Now the responsibility for national strategic thinking, vision and values lies with the new Prime Minister. Tony Abbott, with his colleagues support, and with the good will in his task, which I share, he will prove to be better than I have reason to imagine I hope that he will prove me wrong.
Just to keep the video presentation short here is Ceng Uygur reporting on the Berkeley Earth Surface Temperature Project organized by Professor Richard Muller.
The capacity of the Government to get its’ policy agenda implemented will depend negotiating with a number of small right wing parties in the Senate, which may tend to skew things to unreality and create dissension within the Coalition and the Liberal Party.
Postscript: (by way of clarification)
I regard the calls by past worthies of the ALP Government for Kevin Rudd to resign as nonsense. In my view, much that is wrong with the ALP is not to do with Kevin Rudds shortcoming, but the institutional deficits of the ALP, including the role of king makers and parachuting in of chosen local candidates. All PM’s have to learn on the job. It helps to have had executive experience and a relevant background. We can expect the management style that Tony Abbott to continue, and I anticipate it will create tensions. However, with six years as Opposition Leader, I would not expect an internal coup. However the democratic health of the Liberal Party is an unknown. There is some question as to the effectiveness in Cabinet of the National (formerly Country) Party. PM is not an easy job, and one that learning has to take place on the job. So it will, I imagine be useful to have such as John Howard to turn to. The same will apply to the next ALP PM.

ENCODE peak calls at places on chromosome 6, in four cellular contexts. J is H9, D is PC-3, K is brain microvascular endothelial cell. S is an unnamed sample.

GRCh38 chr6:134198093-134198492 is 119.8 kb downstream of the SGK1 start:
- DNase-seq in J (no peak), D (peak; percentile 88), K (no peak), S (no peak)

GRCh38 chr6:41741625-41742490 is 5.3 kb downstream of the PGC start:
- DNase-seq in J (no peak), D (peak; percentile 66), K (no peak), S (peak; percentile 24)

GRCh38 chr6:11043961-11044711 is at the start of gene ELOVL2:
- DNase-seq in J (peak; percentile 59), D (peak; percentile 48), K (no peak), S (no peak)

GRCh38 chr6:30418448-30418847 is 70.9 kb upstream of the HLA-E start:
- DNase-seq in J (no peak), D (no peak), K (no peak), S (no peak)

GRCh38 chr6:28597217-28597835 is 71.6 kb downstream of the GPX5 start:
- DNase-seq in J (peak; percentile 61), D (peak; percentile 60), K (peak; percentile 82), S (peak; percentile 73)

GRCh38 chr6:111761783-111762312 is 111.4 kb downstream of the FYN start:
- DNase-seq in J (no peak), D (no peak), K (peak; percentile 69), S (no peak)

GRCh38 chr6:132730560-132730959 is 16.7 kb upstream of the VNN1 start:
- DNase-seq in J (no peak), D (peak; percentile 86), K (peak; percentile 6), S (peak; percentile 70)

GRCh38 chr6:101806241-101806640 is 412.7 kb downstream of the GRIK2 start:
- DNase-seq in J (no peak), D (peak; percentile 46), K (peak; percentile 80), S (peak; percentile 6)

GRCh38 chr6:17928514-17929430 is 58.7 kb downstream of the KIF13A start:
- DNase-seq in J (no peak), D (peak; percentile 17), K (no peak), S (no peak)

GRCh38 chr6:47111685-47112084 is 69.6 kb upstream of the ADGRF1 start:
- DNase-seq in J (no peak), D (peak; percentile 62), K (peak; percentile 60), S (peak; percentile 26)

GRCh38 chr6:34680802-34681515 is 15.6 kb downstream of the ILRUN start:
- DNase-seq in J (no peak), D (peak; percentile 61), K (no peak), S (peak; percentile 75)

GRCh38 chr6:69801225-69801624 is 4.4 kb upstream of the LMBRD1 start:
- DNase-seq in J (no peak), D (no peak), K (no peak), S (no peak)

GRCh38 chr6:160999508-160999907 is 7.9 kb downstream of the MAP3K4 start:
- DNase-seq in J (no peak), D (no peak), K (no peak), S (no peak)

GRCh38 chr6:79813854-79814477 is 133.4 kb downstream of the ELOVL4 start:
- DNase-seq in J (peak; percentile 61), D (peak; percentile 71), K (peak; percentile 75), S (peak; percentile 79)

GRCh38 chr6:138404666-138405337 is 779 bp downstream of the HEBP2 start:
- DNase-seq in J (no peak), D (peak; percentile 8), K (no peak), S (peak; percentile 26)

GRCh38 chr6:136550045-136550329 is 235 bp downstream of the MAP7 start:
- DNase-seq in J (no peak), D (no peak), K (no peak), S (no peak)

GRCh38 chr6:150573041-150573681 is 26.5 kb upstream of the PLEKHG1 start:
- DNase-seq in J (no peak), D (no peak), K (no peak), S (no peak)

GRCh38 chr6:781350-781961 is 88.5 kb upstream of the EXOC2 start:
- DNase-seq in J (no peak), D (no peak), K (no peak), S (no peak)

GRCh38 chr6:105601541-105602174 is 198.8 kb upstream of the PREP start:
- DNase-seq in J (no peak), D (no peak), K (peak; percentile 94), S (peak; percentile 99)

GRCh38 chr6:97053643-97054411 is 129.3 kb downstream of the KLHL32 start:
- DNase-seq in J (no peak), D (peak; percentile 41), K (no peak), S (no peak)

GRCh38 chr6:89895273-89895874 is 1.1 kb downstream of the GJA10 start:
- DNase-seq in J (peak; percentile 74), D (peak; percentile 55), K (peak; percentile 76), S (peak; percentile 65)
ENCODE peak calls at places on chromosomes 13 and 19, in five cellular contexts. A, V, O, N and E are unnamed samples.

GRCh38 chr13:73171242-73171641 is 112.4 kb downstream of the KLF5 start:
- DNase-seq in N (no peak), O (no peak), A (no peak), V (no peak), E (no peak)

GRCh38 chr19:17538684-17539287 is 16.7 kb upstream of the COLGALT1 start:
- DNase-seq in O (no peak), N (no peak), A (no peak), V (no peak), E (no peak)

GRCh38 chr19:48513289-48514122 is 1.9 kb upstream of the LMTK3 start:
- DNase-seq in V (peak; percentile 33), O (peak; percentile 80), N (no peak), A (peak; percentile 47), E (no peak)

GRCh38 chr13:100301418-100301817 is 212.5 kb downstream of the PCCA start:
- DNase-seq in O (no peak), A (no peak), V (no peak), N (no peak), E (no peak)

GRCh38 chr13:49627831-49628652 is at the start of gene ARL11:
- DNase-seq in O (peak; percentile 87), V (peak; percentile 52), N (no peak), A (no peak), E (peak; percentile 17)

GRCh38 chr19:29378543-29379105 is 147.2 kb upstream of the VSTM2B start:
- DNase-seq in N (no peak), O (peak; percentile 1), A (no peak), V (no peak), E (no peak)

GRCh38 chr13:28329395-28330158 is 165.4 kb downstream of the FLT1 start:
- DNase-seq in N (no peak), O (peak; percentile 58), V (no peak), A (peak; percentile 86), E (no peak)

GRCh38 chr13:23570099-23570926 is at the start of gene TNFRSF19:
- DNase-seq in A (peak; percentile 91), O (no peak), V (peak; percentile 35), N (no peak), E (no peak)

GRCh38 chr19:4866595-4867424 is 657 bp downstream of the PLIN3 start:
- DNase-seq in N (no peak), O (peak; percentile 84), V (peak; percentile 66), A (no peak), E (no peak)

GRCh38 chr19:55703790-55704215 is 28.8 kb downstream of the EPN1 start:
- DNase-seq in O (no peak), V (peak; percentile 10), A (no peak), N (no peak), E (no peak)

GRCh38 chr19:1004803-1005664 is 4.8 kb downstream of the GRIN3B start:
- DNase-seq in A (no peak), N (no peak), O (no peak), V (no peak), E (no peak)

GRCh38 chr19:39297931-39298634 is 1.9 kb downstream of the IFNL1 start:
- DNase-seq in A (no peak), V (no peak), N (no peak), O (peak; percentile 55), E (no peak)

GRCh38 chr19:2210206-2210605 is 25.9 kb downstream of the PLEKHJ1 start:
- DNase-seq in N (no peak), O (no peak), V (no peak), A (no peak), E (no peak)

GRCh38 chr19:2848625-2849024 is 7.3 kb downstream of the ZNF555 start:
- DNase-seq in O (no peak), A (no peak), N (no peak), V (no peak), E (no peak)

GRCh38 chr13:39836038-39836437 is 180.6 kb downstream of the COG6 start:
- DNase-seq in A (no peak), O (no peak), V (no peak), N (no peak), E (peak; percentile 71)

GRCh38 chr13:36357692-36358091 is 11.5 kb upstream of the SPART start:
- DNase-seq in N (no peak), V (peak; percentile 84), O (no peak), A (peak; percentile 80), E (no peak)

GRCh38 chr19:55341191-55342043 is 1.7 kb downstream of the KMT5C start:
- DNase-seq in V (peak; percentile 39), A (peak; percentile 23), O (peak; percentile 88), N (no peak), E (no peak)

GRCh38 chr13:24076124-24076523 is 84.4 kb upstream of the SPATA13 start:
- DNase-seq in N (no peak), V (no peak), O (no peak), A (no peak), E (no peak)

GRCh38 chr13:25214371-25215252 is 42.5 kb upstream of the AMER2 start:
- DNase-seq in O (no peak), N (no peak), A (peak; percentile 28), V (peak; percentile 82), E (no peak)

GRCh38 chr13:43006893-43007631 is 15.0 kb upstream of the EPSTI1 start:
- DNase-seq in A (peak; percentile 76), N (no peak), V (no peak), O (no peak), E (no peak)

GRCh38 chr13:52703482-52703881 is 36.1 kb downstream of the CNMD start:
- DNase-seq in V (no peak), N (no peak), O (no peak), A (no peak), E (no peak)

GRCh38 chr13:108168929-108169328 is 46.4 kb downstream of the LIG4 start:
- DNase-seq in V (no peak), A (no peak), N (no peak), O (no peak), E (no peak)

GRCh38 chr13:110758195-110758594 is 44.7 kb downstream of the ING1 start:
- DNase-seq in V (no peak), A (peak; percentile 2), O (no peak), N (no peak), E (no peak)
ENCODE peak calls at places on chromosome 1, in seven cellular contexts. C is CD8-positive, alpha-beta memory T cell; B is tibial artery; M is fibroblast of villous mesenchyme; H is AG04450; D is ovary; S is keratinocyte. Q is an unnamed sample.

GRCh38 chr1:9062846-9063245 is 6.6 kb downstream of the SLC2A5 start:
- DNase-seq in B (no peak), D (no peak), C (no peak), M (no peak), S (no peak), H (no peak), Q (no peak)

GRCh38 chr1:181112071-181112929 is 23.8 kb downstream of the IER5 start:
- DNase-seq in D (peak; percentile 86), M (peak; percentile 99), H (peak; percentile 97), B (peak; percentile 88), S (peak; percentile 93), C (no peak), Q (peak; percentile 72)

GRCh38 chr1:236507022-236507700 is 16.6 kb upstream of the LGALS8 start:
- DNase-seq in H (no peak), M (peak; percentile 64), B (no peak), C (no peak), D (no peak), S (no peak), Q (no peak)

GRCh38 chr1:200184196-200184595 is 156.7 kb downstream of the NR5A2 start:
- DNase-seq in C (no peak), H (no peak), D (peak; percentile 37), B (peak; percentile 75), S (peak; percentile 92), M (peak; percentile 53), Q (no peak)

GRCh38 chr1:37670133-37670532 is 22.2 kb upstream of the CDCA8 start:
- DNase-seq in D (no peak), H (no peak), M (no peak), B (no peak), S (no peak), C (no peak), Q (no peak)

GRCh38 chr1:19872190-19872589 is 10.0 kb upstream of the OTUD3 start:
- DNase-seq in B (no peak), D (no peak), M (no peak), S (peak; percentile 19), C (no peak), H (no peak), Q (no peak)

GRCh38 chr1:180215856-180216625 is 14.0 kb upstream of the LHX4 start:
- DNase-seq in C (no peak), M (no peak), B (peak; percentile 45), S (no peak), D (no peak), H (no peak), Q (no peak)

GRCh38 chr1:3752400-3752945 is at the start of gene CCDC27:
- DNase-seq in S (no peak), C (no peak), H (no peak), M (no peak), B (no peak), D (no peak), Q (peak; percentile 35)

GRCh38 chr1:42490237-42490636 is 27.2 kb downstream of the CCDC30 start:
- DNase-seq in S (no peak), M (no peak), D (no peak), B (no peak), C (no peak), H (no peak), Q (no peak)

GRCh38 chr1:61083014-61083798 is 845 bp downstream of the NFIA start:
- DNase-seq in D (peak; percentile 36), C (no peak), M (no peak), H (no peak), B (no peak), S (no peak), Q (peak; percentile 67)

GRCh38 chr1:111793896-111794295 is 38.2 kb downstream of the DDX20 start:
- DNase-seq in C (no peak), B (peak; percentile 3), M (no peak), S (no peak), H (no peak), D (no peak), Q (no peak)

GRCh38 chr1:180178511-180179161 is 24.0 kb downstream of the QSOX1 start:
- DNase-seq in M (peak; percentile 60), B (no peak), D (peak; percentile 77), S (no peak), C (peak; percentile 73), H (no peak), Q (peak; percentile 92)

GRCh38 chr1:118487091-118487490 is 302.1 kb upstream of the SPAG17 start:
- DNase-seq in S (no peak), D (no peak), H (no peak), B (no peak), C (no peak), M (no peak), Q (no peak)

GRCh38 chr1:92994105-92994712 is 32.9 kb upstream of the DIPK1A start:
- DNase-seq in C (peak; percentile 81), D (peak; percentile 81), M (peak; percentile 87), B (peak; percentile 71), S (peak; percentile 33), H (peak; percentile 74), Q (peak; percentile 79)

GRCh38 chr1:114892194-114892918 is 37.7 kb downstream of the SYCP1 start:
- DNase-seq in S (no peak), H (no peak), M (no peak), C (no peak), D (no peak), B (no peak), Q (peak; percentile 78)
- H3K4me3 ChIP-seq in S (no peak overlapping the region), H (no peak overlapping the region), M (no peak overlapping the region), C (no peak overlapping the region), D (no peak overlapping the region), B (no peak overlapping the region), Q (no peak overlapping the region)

Secondly, I am reminded by David Donovan at Independent Australia of the power of traditional newspapers to set the set the agenda. “The fascist Australian, Rupert Murdoch”, as described by Chalmers Johnson, will expect and be given access and reward. Politicians, especially Tony Abbott, who is a vulnerable as Kevin Rudd , after this impressive demonstration of propaganada will fear Murdoch and seek his favour to the detriment of the democratic process. Apparently “austerity politics” is good for billionaires. The politics of cruelty is a broad church that applies equally to refugees and foreign aid, as it does to the unworthy and the guilty deserving economic failures the system can be so easily rigged to produce.
- WSJ Op-Ed: What changed the Australian political climate was climate change (climatedepot.com)
- Sean Nicholls, Micro-Manager behind Independents (The Sydney Morning Herald). How did the micro-parties do it?
- George Williams suggests that the micro-parities might not make it. A double dissolution could be get in the way. I doubt this will happen.